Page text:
Ready for extreme snow? What New York’s storms reveal about winter weather

It’s hard for most people imagine 6 feet of snow in a storm like the Buffalo area has seen recently, but such extreme snowfalls sometimes occur along the eastern edges of the Great Lakes.

The phenomenon is called “lake effect snow”, and lakes play a crucial role.

It starts with the cold, dry air of Canada. As the biting cold air sweeps over the relatively warmer Great Lakes, it sucks in more and more moisture which falls as snow.

I’m a climatologist at UMass Amherst. In the climate dynamics course I teach, students often ask how cold, dry air can cause heavy snowfall. Here’s how it goes.

Canadian winds pick up moisture on the Great Lakes, turning it into heavy snowfall on the other side.NOAA

How dry air turns into snowstorms

Lake effect snow is strongly influenced by the differences between the amount of heat and moisture on the surface of the lake and in the air a few thousand feet above.

Buffalo residents are familiar with extreme snow.Anadolu Agency/Anadolu Agency/Getty Images

Great contrast creates conditions that help draw water from the lake, and therefore more snowfall. A difference of 25 degrees Fahrenheit (14 Celsius) or more creates an environment that can fuel heavy snowfall. This often happens in late fall when the lake water is still warm from summer and cold air begins to blow in from Canada. More moderate lake effect snows occur each fall under less extreme thermal contrasts.

The path of the wind on the lakes is important. The more cold air moves over the surface of the lake, the more moisture evaporates from the lake. A long “fetch” – the distance over water – often results in more lake effect snow than a short one.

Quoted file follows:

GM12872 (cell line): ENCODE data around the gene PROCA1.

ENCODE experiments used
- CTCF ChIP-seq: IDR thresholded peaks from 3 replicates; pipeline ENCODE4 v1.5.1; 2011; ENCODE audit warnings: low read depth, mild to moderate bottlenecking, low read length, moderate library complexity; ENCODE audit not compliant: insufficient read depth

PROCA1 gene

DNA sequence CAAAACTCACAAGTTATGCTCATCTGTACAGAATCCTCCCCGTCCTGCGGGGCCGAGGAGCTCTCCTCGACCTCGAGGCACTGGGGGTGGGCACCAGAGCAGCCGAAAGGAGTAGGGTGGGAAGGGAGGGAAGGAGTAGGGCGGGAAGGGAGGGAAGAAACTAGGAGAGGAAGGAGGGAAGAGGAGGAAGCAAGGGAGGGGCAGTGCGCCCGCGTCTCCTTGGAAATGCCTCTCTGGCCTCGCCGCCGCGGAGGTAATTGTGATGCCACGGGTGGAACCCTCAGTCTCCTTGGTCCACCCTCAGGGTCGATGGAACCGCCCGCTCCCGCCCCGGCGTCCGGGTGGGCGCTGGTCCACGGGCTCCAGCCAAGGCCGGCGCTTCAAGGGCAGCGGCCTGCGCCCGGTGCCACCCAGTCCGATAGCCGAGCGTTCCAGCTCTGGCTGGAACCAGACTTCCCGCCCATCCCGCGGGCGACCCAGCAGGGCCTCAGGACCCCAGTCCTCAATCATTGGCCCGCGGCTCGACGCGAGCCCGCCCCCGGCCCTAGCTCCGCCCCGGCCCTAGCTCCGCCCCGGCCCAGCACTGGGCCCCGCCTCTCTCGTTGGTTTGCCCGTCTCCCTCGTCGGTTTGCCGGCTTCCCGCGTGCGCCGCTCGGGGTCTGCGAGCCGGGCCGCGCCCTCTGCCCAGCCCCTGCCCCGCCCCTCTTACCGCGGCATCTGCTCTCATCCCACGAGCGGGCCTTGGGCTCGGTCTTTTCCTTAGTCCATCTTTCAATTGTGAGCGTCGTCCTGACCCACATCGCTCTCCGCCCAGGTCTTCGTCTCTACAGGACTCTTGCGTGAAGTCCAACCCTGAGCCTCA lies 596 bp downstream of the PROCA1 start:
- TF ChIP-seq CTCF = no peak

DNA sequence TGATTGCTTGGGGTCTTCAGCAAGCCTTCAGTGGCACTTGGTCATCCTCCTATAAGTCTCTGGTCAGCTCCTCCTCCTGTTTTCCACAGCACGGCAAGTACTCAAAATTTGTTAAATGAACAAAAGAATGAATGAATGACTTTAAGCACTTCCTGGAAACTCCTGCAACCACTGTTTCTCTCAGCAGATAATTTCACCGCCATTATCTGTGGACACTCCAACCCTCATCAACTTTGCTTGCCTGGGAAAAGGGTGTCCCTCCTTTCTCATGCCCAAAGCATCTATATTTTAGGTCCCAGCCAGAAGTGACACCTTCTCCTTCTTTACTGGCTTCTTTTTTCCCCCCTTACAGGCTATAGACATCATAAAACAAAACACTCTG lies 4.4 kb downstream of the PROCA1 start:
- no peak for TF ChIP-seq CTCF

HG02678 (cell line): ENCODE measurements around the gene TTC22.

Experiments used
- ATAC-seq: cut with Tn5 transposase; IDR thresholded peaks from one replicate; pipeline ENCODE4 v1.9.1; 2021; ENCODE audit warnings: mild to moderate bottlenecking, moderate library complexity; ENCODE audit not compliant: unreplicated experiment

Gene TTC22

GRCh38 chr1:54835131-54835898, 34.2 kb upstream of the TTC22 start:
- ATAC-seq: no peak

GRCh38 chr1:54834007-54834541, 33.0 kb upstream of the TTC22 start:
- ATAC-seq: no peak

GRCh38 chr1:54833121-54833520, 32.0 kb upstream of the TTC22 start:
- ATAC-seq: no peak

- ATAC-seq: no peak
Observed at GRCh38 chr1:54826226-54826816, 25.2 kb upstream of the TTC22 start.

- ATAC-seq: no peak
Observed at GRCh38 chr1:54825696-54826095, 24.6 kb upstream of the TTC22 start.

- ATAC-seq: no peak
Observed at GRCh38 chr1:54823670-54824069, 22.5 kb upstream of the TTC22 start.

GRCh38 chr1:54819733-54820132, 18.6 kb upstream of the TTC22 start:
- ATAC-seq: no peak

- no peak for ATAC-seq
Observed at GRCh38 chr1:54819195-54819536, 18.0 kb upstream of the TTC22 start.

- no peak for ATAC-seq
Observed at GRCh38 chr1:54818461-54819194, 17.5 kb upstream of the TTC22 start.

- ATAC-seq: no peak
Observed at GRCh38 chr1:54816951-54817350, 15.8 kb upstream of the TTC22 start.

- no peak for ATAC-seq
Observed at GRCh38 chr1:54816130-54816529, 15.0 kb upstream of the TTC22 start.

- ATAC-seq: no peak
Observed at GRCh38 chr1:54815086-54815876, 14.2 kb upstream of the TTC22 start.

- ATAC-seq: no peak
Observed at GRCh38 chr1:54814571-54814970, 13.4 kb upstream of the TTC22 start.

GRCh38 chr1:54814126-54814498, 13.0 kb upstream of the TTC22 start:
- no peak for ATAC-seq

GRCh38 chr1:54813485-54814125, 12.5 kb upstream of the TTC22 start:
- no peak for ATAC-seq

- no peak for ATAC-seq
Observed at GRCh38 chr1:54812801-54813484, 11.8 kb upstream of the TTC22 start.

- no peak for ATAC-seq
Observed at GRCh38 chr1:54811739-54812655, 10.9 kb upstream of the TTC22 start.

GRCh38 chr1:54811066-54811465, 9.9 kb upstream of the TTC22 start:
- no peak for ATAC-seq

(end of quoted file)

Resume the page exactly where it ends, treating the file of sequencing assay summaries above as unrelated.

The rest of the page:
Imagine a perfectly aligned westerly wind blowing the entire 241-mile length of Lake Erie. That’s close to what Buffalo experienced during the storm that started Nov. 17, 2022.

Once the snow hits dry land, the altitude contributes an additional effect. Land rising from the lake increases the lift of the atmosphere, increasing rates of snowfall. This mechanism is called “orographic effect”. The Tug Hill Plateau, located between Lake Ontario and the Adirondacks in western New York, is well known for its impressive snowfall.

In a typical year, annual snowfall to lee or lee of the Great Lakes approaches 200 inches in some places.

Residents of places like Buffalo are well aware of the phenomenon. In 2014, parts of the region received over 6 feet of snow during an epic lake effect event from November 17-19. The weight of the snow collapsed hundreds of roofs and left more than a dozen dead.

Lake effect snowfall in the Buffalo area is generally confined to a narrow region where the wind blows directly off the lake. Drivers on Interstate 90 often go from sunny skies to a blizzard and back to sunny skies for 30 to 40 miles.

The role of climate change

Does climate change play a role in the lake effect snow machine? In a measure.

Fall has warmed up in the upper Midwest. The ice prevents the water in the lake from evaporating into the air and it forms later than in the past. The warmer air in the summer led to warmer lake temperatures in the fall.

Models predict that with further warming, more lake effect snow will occur. But over time, the warming will bring more precipitation in the form of lake-effect rain, which already occurs in early fall, rather than snow.

This article was updated on November 20, 2022, with snowfall reaching 6 feet.

This article was originally published on The conversation by Michael A. Rawlins at UMass Amherst. Read the original article here.

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